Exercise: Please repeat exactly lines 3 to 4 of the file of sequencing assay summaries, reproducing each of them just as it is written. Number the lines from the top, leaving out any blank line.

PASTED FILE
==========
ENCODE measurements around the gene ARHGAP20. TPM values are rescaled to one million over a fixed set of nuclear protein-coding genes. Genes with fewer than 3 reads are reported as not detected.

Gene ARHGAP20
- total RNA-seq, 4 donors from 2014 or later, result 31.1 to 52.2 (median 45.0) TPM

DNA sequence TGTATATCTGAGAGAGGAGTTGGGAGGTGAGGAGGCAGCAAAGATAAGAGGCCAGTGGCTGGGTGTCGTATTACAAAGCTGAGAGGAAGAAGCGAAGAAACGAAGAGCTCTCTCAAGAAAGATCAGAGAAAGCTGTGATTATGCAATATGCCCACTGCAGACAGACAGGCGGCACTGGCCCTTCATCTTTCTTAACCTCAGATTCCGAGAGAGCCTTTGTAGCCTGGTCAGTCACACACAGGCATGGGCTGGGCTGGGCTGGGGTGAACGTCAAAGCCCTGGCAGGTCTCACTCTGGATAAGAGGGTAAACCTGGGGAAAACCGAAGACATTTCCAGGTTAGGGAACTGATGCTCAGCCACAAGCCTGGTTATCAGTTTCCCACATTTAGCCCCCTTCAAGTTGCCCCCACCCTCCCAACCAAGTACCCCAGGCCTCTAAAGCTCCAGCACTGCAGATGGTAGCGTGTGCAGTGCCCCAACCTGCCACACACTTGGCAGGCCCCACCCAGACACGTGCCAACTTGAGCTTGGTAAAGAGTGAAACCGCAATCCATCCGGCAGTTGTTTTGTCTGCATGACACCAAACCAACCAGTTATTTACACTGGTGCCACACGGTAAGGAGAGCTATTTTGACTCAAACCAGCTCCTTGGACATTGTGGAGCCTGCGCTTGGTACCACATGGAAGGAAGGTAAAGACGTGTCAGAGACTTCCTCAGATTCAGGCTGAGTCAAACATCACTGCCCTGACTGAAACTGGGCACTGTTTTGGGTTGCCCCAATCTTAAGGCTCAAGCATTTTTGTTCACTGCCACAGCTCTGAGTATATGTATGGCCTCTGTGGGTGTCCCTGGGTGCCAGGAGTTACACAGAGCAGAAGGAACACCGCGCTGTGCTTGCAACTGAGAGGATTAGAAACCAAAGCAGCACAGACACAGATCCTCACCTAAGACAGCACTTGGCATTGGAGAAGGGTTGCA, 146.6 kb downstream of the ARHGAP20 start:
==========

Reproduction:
- total RNA-seq, 4 donors from 2014 or later, result 31.1 to 52.2 (median 45.0) TPM

DNA sequence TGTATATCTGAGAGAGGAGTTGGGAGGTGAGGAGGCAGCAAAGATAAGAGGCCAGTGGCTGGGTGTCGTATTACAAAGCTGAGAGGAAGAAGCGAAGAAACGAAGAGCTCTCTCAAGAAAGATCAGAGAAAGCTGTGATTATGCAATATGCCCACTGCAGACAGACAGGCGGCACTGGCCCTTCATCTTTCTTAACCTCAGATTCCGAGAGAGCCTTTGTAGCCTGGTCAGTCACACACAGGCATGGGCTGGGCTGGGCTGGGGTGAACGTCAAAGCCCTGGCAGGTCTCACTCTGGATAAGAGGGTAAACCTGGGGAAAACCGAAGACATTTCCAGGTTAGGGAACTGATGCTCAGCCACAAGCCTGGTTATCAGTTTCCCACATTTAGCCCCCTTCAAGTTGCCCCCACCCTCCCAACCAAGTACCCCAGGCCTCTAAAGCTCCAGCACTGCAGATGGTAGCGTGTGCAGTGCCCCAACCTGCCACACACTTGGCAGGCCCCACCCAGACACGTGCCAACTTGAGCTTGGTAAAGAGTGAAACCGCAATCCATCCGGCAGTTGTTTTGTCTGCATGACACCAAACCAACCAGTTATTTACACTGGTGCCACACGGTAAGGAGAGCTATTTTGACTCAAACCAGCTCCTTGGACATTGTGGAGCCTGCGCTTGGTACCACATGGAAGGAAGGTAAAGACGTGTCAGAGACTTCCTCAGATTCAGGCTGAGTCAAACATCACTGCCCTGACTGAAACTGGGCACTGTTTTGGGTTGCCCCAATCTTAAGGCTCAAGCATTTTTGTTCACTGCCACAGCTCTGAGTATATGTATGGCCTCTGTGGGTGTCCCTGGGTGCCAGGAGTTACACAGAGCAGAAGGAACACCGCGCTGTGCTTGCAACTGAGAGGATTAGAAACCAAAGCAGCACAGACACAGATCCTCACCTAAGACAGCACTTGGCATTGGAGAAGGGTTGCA, 146.6 kb downstream of the ARHGAP20 start: